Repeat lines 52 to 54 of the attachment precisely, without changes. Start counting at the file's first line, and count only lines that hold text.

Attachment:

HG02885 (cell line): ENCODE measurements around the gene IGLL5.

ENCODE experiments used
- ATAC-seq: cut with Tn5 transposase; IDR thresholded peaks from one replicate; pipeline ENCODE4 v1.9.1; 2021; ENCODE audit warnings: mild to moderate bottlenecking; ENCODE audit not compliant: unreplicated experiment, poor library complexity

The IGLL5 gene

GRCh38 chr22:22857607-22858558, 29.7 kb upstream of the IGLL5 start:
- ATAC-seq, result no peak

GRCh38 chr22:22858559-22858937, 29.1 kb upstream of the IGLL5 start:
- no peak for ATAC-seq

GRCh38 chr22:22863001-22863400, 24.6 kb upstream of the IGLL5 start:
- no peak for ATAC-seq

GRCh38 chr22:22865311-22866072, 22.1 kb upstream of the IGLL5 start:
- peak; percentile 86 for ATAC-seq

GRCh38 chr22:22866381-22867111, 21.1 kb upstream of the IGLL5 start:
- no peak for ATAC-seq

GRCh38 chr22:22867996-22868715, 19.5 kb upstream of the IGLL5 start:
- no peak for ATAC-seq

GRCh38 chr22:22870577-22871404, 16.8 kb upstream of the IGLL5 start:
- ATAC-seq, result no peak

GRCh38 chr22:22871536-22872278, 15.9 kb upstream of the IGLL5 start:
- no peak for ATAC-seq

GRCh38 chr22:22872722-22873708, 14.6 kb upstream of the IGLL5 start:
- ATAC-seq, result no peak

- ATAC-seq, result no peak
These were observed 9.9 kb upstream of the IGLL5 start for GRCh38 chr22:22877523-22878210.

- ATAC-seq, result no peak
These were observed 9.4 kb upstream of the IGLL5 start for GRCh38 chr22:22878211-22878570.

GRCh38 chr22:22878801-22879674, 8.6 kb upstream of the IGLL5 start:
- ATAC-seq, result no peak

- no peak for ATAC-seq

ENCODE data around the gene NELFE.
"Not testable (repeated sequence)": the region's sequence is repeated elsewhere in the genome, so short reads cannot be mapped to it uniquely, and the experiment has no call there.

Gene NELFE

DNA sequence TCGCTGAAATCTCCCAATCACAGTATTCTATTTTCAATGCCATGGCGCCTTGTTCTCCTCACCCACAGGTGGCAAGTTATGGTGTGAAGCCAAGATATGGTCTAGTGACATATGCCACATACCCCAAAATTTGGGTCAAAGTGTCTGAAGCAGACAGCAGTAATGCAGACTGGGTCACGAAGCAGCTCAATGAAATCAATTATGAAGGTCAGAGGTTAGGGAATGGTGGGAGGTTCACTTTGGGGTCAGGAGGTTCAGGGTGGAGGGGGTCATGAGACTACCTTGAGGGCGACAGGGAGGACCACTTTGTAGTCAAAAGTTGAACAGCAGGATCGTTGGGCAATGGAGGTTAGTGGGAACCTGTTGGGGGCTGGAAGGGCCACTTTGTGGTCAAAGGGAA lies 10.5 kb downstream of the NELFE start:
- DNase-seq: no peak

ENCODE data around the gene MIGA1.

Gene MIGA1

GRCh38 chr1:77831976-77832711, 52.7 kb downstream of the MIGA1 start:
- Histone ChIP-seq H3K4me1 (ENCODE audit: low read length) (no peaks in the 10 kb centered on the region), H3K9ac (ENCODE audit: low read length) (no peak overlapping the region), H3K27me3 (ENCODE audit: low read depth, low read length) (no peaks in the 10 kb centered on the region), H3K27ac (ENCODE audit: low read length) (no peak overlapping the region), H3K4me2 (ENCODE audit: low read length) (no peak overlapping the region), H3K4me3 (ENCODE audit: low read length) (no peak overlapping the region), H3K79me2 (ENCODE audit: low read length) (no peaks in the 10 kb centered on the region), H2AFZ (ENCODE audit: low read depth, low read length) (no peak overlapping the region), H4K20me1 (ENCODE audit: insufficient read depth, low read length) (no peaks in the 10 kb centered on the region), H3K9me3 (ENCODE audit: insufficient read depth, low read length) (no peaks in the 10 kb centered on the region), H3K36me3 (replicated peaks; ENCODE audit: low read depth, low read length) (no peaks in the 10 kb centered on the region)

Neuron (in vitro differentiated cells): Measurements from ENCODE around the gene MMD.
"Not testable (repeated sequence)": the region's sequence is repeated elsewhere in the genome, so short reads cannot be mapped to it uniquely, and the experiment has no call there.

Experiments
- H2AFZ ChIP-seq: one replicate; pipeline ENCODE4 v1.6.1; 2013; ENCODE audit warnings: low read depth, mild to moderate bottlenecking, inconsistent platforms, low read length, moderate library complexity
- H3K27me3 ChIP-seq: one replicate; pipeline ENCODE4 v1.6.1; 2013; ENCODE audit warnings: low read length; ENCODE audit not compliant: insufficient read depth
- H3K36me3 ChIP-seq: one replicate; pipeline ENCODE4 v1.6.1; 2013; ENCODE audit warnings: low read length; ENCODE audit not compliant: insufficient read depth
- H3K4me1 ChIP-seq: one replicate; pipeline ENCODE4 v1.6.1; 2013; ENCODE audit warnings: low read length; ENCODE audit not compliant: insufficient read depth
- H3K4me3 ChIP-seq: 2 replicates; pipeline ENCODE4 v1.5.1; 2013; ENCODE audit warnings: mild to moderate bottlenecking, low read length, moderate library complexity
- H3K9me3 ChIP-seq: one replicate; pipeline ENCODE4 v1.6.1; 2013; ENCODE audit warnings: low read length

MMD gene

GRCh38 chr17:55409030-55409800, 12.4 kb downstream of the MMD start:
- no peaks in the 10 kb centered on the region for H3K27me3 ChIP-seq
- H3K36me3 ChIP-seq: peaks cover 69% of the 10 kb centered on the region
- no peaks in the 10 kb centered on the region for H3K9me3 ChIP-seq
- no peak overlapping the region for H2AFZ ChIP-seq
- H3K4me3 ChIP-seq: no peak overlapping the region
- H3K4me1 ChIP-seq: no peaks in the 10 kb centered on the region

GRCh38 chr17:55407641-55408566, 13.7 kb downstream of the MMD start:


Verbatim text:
- no peaks in the 10 kb centered on the region for H3K9me3 ChIP-seq
- no peak overlapping the region for H2AFZ ChIP-seq
- H3K4me3 ChIP-seq: no peak overlapping the region